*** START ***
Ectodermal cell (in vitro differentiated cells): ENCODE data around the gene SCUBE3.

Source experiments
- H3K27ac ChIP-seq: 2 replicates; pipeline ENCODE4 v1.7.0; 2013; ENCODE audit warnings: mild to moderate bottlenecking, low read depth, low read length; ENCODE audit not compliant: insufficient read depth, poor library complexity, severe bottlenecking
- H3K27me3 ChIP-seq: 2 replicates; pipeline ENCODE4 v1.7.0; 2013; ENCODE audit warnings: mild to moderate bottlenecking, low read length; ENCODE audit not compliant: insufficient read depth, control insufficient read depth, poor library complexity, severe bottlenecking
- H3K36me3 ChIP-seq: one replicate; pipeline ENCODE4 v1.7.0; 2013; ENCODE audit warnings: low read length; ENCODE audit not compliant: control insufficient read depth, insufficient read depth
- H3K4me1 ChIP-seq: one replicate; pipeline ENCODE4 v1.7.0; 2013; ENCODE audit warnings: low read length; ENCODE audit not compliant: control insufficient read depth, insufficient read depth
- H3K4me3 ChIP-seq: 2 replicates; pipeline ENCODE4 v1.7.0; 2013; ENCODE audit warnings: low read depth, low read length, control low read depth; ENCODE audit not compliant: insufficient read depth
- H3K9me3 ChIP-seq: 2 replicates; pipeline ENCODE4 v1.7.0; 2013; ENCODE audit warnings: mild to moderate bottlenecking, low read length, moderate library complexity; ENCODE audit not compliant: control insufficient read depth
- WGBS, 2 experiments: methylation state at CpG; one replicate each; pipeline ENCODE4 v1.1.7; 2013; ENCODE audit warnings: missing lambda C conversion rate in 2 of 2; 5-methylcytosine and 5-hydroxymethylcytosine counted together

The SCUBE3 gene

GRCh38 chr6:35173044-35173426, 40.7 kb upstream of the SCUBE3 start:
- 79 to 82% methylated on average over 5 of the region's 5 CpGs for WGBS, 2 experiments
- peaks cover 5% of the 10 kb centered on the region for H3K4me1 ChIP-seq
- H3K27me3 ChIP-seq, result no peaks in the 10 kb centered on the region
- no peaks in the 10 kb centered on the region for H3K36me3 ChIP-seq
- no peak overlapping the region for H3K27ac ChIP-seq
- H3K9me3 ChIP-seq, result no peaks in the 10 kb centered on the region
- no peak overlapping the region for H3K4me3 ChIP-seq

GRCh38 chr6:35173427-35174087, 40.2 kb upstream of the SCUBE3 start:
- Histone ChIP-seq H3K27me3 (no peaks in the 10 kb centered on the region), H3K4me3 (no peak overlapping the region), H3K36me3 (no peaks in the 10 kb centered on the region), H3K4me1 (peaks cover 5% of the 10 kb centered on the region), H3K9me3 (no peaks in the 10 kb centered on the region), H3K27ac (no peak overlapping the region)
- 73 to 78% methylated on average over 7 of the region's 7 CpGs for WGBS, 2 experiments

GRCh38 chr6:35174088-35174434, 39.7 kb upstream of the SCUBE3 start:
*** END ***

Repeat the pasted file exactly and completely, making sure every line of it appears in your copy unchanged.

Ectodermal cell (in vitro differentiated cells): ENCODE data around the gene SCUBE3.

Source experiments
- H3K27ac ChIP-seq: 2 replicates; pipeline ENCODE4 v1.7.0; 2013; ENCODE audit warnings: mild to moderate bottlenecking, low read depth, low read length; ENCODE audit not compliant: insufficient read depth, poor library complexity, severe bottlenecking
- H3K27me3 ChIP-seq: 2 replicates; pipeline ENCODE4 v1.7.0; 2013; ENCODE audit warnings: mild to moderate bottlenecking, low read length; ENCODE audit not compliant: insufficient read depth, control insufficient read depth, poor library complexity, severe bottlenecking
- H3K36me3 ChIP-seq: one replicate; pipeline ENCODE4 v1.7.0; 2013; ENCODE audit warnings: low read length; ENCODE audit not compliant: control insufficient read depth, insufficient read depth
- H3K4me1 ChIP-seq: one replicate; pipeline ENCODE4 v1.7.0; 2013; ENCODE audit warnings: low read length; ENCODE audit not compliant: control insufficient read depth, insufficient read depth
- H3K4me3 ChIP-seq: 2 replicates; pipeline ENCODE4 v1.7.0; 2013; ENCODE audit warnings: low read depth, low read length, control low read depth; ENCODE audit not compliant: insufficient read depth
- H3K9me3 ChIP-seq: 2 replicates; pipeline ENCODE4 v1.7.0; 2013; ENCODE audit warnings: mild to moderate bottlenecking, low read length, moderate library complexity; ENCODE audit not compliant: control insufficient read depth
- WGBS, 2 experiments: methylation state at CpG; one replicate each; pipeline ENCODE4 v1.1.7; 2013; ENCODE audit warnings: missing lambda C conversion rate in 2 of 2; 5-methylcytosine and 5-hydroxymethylcytosine counted together

The SCUBE3 gene

GRCh38 chr6:35173044-35173426, 40.7 kb upstream of the SCUBE3 start:
- 79 to 82% methylated on average over 5 of the region's 5 CpGs for WGBS, 2 experiments
- peaks cover 5% of the 10 kb centered on the region for H3K4me1 ChIP-seq
- H3K27me3 ChIP-seq, result no peaks in the 10 kb centered on the region
- no peaks in the 10 kb centered on the region for H3K36me3 ChIP-seq
- no peak overlapping the region for H3K27ac ChIP-seq
- H3K9me3 ChIP-seq, result no peaks in the 10 kb centered on the region
- no peak overlapping the region for H3K4me3 ChIP-seq

GRCh38 chr6:35173427-35174087, 40.2 kb upstream of the SCUBE3 start:
- Histone ChIP-seq H3K27me3 (no peaks in the 10 kb centered on the region), H3K4me3 (no peak overlapping the region), H3K36me3 (no peaks in the 10 kb centered on the region), H3K4me1 (peaks cover 5% of the 10 kb centered on the region), H3K9me3 (no peaks in the 10 kb centered on the region), H3K27ac (no peak overlapping the region)
- 73 to 78% methylated on average over 7 of the region's 7 CpGs for WGBS, 2 experiments

GRCh38 chr6:35174088-35174434, 39.7 kb upstream of the SCUBE3 start: